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We’re here to help you figure out what qualifies for loan forgiveness, what you need to apply, and how to submit your application.
Paycheck Protection Program (PPP) loans, created under the CARES Act, allow for potential loan forgiveness on eligible costs incurred during a set 24-week period after a borrower’s PPP funds are disbursed, defined under the CARES Act as the “covered period.”
According to SBA guidance released on May 20, 2020, the following costs and expenses are eligible for loan forgiveness under the Paycheck Protection Program. These costs must be paid or incurred during the covered period.
If a borrower has reduced the number of employees employed by the business or nonprofit or if salary has been reduced for employees, that will affect a borrower’s loan forgiveness eligibility.
Under the Paycheck Protection Program Flexibility Act (PPPFA), the deadline for rehiring all full-time employees has been extended until December 31, 2020. The PPPFA also provided the following exceptions for rehiring employees by that date:
The SBA has not released guidance on what will be required for a borrower to “demonstrate” that their business or nonprofit was unable to hire a “similarly qualified employee” or that they have been unable to return to the “same level of business activity” prior to February 15, 2020.
Reductions in employee salary may also affect your eligible forgiveness amount. The SBA has indicated that a reduction of 25% or more in the annual salary for employees who make less than $100k/year will reduce the loan forgiveness amount.
When applying for a PPP loan, borrowers were only able to use a maximum annual salary of $100k for each employee. The SBA has indicated similar restrictions will be put into place for loan forgiveness. It is likely that a maximum payroll amount of $15k per employee will be eligible for loan forgiveness.
That amount is calculated based on 8 weeks of pay for an employee with the $100k salary cap. While the SBA has extended the length of time that borrowers may use the funds to 24 weeks under the PPPFA, the 8-week payroll cap for forgiveness eligibility remains intact. If use of the $15k cap is drawn out over 24 weeks due to a reduction in employee salary for employees earning $100k and above, it may affect forgiveness eligibility. More clarity on both of these points is needed from the SBA. We will update this page when they provide further guidance.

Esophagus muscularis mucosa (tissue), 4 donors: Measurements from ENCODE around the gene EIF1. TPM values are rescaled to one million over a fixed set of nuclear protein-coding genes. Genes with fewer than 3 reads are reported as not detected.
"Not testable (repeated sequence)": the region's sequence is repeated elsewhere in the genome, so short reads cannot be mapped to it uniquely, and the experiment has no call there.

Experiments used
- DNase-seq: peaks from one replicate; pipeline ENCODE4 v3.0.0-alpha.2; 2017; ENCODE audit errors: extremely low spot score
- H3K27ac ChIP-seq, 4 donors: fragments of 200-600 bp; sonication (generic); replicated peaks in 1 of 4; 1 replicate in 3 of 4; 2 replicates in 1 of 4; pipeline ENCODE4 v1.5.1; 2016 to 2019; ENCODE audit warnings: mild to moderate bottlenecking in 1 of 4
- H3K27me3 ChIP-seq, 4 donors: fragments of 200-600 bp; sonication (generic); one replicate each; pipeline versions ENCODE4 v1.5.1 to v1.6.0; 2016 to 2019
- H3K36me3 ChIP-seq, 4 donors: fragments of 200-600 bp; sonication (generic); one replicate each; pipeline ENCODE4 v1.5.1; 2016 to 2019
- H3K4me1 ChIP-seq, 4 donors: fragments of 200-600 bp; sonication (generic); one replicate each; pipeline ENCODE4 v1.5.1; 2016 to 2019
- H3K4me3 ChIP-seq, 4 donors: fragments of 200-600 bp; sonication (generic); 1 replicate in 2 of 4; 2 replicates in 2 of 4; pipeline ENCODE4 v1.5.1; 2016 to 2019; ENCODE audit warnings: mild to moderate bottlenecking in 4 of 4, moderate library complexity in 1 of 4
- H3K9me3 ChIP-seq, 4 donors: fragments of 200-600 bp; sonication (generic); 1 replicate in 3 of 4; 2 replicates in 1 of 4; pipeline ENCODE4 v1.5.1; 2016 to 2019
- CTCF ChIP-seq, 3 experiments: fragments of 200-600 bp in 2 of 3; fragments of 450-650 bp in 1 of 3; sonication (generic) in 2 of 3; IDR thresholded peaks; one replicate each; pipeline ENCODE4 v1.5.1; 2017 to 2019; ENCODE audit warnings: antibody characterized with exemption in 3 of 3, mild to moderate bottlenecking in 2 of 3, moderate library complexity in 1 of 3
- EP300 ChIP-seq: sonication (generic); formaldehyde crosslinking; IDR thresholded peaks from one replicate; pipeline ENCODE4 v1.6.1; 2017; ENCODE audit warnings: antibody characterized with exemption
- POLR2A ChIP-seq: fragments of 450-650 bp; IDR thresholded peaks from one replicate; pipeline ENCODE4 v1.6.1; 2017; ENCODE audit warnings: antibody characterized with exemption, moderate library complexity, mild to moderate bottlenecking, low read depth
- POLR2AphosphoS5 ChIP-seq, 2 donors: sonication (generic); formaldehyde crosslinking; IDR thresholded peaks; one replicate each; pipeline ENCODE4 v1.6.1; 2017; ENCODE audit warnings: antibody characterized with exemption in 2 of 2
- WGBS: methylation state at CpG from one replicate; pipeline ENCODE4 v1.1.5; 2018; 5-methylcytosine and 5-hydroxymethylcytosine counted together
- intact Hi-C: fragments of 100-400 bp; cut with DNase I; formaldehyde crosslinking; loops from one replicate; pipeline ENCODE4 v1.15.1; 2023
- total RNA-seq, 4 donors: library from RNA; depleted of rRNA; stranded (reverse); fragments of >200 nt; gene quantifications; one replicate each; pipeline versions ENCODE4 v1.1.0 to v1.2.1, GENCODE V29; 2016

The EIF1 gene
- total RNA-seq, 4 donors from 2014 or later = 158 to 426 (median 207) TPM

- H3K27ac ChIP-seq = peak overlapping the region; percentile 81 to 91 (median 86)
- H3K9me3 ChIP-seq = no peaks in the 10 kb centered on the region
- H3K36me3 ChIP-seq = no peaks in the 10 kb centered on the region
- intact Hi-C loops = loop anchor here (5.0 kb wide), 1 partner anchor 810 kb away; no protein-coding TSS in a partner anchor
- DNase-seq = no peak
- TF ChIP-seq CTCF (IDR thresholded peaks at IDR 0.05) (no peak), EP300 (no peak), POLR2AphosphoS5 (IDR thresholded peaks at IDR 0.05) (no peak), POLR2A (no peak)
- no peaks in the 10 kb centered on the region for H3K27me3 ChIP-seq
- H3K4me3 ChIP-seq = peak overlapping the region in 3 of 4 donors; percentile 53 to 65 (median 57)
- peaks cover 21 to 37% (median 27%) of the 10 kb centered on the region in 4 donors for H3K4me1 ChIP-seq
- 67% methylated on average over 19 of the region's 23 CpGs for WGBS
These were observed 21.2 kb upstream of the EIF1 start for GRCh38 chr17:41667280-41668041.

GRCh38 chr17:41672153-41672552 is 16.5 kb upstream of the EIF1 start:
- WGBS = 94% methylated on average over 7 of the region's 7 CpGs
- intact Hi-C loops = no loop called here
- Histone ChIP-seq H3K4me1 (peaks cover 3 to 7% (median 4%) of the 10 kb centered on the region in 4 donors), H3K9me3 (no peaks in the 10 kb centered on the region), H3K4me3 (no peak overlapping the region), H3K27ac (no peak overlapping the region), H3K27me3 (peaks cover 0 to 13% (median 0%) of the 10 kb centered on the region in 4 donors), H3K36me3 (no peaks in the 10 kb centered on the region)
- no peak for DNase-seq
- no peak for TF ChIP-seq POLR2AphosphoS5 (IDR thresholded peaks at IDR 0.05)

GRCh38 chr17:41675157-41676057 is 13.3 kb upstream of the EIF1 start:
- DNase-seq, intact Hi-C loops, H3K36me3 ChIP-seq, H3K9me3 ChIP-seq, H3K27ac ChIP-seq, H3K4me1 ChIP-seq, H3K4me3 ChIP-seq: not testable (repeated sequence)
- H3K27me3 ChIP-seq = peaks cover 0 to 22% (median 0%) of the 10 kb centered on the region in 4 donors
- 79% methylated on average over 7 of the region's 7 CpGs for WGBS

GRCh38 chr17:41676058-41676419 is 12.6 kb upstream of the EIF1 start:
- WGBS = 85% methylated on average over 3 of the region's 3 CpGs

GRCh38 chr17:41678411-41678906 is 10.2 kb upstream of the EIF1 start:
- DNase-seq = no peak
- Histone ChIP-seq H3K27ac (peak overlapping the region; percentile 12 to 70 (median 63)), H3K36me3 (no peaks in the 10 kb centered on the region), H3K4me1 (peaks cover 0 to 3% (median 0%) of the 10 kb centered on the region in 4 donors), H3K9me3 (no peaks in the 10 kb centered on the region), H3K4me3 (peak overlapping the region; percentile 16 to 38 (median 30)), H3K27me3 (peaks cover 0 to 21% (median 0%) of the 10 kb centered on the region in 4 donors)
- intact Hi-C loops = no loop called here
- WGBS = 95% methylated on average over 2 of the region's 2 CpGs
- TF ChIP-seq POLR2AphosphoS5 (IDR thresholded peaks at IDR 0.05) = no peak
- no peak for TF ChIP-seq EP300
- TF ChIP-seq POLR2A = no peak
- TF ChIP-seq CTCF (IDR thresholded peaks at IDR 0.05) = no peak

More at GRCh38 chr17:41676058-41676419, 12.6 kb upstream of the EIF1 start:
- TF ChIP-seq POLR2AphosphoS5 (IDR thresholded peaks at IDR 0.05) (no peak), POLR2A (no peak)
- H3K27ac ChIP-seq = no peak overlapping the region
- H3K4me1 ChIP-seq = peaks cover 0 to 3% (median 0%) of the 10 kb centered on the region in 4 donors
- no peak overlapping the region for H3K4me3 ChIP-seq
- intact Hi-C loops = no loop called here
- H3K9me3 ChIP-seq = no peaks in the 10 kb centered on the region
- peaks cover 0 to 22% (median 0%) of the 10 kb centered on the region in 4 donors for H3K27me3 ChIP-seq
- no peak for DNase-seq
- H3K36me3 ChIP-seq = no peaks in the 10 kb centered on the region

The short answer: not necessarily. The SBA has provided some wiggle room for borrowers, allowing for payments made outside of the covered period to be eligible for forgiveness as long as they’re incurred during the covered period.
For payroll expenses, costs are considered to be incurred the day the employee earns the pay. So if the earnings are incurred during the covered period but not paid until after the covered period, these costs may still be included in the application for forgiveness.
For eligible non-payroll expenses, you can include costs incurred during the covered period, even if the next billing date is not within the covered period.
Eligible non-payroll costs must be limited to 40% or less of the total forgiveness amount.
Borrowers must apply for PPP loan forgiveness through their lender.
You cannot. Lenders will be responsible for submitting forgiveness applications.
If you’re not approved for loan forgiveness, your lender may request additional documentation. Otherwise, you will be required to repay the loan. The outstanding balance will continue to accrue interest at 1% over a 2-year or 5-year loan term. If you decide to repay early, you can do so without incurring any early payment penalties or fees.
Before you sit down to complete your application for loan forgiveness, you’ll want to compile the following information:
The SBA will require the following documentation as evidence that funds were spent on payroll, mortgage interest payments, rent payments, and utility payments during the 24-week covered period.
The SBA requires the following documentation be provided as evidence that the borrower has met employee retention requirements:
May 25, 2020